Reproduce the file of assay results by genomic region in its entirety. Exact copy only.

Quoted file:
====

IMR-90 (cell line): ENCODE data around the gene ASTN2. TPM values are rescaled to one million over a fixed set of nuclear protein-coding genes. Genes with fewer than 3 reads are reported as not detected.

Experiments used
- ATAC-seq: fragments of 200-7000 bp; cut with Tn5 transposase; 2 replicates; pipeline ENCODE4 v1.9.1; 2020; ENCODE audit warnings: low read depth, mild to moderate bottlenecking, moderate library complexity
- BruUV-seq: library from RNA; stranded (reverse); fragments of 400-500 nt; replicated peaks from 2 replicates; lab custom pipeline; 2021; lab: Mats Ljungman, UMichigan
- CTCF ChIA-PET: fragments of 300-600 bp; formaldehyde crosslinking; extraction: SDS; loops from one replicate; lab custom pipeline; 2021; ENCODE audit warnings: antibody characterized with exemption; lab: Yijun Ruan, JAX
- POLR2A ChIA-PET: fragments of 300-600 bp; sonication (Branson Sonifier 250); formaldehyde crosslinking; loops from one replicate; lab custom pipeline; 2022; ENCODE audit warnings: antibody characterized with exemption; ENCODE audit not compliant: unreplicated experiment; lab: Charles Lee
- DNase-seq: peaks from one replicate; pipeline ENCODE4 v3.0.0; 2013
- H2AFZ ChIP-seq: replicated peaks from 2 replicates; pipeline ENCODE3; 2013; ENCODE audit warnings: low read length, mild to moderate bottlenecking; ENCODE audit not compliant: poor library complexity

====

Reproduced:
IMR-90 (cell line): ENCODE data around the gene ASTN2. TPM values are rescaled to one million over a fixed set of nuclear protein-coding genes. Genes with fewer than 3 reads are reported as not detected.

Experiments used
- ATAC-seq: fragments of 200-7000 bp; cut with Tn5 transposase; 2 replicates; pipeline ENCODE4 v1.9.1; 2020; ENCODE audit warnings: low read depth, mild to moderate bottlenecking, moderate library complexity
- BruUV-seq: library from RNA; stranded (reverse); fragments of 400-500 nt; replicated peaks from 2 replicates; lab custom pipeline; 2021; lab: Mats Ljungman, UMichigan
- CTCF ChIA-PET: fragments of 300-600 bp; formaldehyde crosslinking; extraction: SDS; loops from one replicate; lab custom pipeline; 2021; ENCODE audit warnings: antibody characterized with exemption; lab: Yijun Ruan, JAX
- POLR2A ChIA-PET: fragments of 300-600 bp; sonication (Branson Sonifier 250); formaldehyde crosslinking; loops from one replicate; lab custom pipeline; 2022; ENCODE audit warnings: antibody characterized with exemption; ENCODE audit not compliant: unreplicated experiment; lab: Charles Lee
- DNase-seq: peaks from one replicate; pipeline ENCODE4 v3.0.0; 2013
- H2AFZ ChIP-seq: replicated peaks from 2 replicates; pipeline ENCODE3; 2013; ENCODE audit warnings: low read length, mild to moderate bottlenecking; ENCODE audit not compliant: poor library complexity